LONDON (Reuters) - Britain’s pensions regulator will consider enforcement action against pension schemes that do not make mandatory climate risk disclosures, it said on Wednesday.
The Pensions Regulator (TPR) said it was calling on scheme trustees to protect pensions savers from climate risk, ahead of proposed regulations requiring trustees of larger schemes to keep track of their climate change exposure.
“Where we do not see schemes complying with the rules, we will consider enforcement action,” David Fairs, the watchdog’s executive director of regulatory policy, analysis and advice said in a statement.
UK regulators and policymakers have urged financial services groups and companies across a range of sectors to better understand and plan for climate change-related risks and opportunities.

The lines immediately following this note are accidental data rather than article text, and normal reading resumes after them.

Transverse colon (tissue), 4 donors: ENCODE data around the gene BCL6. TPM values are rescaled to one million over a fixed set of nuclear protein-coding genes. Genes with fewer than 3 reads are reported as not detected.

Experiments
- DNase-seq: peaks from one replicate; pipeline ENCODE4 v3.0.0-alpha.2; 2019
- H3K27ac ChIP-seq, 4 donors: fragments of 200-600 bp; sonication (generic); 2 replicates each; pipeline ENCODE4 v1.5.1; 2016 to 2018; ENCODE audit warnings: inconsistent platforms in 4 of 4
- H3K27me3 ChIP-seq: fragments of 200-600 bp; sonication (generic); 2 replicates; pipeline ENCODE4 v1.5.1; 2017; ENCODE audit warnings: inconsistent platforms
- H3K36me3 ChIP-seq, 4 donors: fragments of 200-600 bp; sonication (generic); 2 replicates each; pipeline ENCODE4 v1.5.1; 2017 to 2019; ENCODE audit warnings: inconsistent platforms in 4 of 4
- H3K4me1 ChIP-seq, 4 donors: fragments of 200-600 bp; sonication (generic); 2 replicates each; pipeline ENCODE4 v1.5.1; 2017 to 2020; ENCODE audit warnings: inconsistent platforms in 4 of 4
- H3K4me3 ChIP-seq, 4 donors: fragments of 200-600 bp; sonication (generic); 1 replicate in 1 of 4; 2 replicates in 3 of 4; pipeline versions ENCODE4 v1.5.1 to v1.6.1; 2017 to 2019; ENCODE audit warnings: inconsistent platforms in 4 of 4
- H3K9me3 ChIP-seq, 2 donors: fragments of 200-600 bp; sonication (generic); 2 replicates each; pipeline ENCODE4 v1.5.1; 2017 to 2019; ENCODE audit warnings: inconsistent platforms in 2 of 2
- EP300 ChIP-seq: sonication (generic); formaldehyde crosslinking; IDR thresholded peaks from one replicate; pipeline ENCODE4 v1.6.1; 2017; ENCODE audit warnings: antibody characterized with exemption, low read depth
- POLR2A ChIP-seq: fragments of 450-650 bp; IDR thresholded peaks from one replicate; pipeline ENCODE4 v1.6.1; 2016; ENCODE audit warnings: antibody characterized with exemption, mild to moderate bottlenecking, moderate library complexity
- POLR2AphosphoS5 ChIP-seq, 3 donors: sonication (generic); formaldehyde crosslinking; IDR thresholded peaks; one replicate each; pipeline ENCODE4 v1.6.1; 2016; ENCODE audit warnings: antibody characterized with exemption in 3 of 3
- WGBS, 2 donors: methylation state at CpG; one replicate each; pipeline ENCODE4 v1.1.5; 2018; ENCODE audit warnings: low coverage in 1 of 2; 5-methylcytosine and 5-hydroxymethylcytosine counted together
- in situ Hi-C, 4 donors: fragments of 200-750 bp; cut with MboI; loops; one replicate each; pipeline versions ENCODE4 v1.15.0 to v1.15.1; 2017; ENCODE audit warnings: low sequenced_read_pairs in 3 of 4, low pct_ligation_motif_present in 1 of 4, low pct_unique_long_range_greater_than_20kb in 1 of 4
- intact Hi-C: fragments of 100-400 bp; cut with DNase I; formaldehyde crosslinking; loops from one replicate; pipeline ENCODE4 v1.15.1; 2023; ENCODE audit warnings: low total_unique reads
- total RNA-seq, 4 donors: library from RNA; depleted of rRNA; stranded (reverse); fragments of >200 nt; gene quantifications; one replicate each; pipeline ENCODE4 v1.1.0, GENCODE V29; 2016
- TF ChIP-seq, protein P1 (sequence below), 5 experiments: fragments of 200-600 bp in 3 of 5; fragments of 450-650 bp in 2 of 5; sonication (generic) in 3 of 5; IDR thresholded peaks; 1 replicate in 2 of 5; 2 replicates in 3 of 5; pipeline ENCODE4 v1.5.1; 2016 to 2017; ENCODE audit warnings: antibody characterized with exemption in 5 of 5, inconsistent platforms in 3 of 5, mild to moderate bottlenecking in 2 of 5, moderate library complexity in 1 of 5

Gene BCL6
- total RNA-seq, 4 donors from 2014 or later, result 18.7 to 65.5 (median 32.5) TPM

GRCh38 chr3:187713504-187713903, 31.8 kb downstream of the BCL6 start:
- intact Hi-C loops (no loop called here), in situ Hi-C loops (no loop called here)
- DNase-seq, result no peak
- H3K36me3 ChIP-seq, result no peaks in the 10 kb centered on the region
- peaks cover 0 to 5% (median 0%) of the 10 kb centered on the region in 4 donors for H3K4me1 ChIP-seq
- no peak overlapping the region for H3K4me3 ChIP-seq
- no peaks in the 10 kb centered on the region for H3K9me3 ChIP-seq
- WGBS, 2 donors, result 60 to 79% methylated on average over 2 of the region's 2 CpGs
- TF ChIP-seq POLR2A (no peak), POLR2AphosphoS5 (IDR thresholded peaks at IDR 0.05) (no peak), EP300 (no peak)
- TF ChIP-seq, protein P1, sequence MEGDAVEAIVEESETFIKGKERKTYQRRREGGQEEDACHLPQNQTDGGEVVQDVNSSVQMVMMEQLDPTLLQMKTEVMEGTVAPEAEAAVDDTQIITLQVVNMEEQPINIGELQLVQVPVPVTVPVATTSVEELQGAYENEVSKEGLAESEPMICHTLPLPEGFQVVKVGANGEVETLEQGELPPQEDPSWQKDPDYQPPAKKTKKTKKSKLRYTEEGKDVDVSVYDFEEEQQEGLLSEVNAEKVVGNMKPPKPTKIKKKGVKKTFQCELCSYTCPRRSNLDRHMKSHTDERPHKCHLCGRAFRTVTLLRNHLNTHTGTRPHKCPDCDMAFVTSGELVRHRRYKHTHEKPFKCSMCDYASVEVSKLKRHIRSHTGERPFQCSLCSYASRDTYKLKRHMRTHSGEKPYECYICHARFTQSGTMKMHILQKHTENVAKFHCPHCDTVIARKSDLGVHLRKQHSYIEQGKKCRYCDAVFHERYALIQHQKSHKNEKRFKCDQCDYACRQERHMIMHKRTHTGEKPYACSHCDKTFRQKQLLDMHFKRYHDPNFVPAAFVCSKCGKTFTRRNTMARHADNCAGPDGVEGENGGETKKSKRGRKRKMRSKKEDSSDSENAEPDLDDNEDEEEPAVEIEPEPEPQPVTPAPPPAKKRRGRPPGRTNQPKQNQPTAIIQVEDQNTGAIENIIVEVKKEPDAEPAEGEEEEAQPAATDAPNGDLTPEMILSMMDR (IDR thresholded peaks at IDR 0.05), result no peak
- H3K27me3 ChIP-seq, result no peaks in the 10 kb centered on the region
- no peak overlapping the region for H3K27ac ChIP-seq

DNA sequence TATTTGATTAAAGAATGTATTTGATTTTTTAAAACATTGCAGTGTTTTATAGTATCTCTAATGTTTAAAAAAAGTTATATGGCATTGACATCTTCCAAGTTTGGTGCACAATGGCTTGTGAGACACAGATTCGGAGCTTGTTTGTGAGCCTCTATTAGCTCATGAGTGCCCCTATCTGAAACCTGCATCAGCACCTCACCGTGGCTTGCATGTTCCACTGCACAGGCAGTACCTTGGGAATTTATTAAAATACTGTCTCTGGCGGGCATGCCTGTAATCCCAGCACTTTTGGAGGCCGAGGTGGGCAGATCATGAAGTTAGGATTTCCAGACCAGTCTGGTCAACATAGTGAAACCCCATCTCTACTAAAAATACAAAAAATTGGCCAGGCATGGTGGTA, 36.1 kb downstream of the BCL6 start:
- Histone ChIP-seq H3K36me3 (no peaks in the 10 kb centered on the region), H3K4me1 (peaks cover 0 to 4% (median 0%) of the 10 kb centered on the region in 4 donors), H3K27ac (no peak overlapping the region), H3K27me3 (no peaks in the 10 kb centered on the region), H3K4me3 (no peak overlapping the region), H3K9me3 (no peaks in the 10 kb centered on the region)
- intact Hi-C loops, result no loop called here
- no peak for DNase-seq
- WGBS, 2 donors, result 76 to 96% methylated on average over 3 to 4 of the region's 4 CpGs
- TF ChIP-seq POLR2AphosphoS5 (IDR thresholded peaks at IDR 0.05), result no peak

Proposals under the Pension Schemes Act will require larger schemes to make public their assessment of climate-related risks using the Taskforce on Climate-related Financial Disclosures (TCFD) framework.
Later in the year, TPR will publish guidance for schemes to help them comply with the new rules, and will also encourage trustees to reflect climate change in the building of their investment portfolios and talks with their investment managers.
Will Martindale, group head of sustainability at pensions consultant Cardano UK, said he expected the regulator’s strategy to lead to “major progress in climate-related financial governance, reporting and investment decision-making”.
By the end of 2023, TPR said it expects 81% of pension scheme members and 74% of occupational pension scheme assets to be covered by the TCFD reporting rules.
Reporting by Carolyn Cohn and Simon Jessop; Editing by Saikat Chatterjee and Barbara Lewis
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